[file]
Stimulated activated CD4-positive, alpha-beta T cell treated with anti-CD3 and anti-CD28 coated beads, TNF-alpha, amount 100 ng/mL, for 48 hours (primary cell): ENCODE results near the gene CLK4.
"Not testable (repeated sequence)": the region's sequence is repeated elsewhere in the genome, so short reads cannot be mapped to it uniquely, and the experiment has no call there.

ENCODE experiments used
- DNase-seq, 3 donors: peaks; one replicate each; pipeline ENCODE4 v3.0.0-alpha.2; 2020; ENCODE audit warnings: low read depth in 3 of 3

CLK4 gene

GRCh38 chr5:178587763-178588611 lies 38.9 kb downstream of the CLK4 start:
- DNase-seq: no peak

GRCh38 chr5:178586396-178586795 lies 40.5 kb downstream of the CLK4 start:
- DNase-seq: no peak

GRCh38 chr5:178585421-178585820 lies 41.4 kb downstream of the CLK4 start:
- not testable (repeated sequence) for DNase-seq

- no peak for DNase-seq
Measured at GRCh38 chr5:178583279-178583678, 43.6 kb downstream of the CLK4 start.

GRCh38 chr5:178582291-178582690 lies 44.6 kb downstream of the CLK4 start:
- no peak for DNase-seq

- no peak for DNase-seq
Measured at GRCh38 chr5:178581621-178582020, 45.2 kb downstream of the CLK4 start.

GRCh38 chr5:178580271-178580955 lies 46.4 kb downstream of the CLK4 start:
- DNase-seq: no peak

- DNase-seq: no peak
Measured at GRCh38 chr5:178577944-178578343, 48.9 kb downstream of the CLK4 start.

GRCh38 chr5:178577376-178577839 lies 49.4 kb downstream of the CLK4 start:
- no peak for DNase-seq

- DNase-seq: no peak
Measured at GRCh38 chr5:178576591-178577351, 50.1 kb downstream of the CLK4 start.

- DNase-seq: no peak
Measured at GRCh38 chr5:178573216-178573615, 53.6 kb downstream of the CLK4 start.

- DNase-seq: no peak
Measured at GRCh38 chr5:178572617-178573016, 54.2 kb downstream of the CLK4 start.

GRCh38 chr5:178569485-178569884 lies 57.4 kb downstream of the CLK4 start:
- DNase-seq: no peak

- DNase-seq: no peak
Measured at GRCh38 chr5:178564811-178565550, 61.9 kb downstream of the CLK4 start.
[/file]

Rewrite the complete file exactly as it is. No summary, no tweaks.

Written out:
Stimulated activated CD4-positive, alpha-beta T cell treated with anti-CD3 and anti-CD28 coated beads, TNF-alpha, amount 100 ng/mL, for 48 hours (primary cell): ENCODE results near the gene CLK4.
"Not testable (repeated sequence)": the region's sequence is repeated elsewhere in the genome, so short reads cannot be mapped to it uniquely, and the experiment has no call there.

ENCODE experiments used
- DNase-seq, 3 donors: peaks; one replicate each; pipeline ENCODE4 v3.0.0-alpha.2; 2020; ENCODE audit warnings: low read depth in 3 of 3

CLK4 gene

GRCh38 chr5:178587763-178588611 lies 38.9 kb downstream of the CLK4 start:
- DNase-seq: no peak

GRCh38 chr5:178586396-178586795 lies 40.5 kb downstream of the CLK4 start:
- DNase-seq: no peak

GRCh38 chr5:178585421-178585820 lies 41.4 kb downstream of the CLK4 start:
- not testable (repeated sequence) for DNase-seq

- no peak for DNase-seq
Measured at GRCh38 chr5:178583279-178583678, 43.6 kb downstream of the CLK4 start.

GRCh38 chr5:178582291-178582690 lies 44.6 kb downstream of the CLK4 start:
- no peak for DNase-seq

- no peak for DNase-seq
Measured at GRCh38 chr5:178581621-178582020, 45.2 kb downstream of the CLK4 start.

GRCh38 chr5:178580271-178580955 lies 46.4 kb downstream of the CLK4 start:
- DNase-seq: no peak

- DNase-seq: no peak
Measured at GRCh38 chr5:178577944-178578343, 48.9 kb downstream of the CLK4 start.

GRCh38 chr5:178577376-178577839 lies 49.4 kb downstream of the CLK4 start:
- no peak for DNase-seq

- DNase-seq: no peak
Measured at GRCh38 chr5:178576591-178577351, 50.1 kb downstream of the CLK4 start.

- DNase-seq: no peak
Measured at GRCh38 chr5:178573216-178573615, 53.6 kb downstream of the CLK4 start.

- DNase-seq: no peak
Measured at GRCh38 chr5:178572617-178573016, 54.2 kb downstream of the CLK4 start.

GRCh38 chr5:178569485-178569884 lies 57.4 kb downstream of the CLK4 start:
- DNase-seq: no peak

- DNase-seq: no peak
Measured at GRCh38 chr5:178564811-178565550, 61.9 kb downstream of the CLK4 start.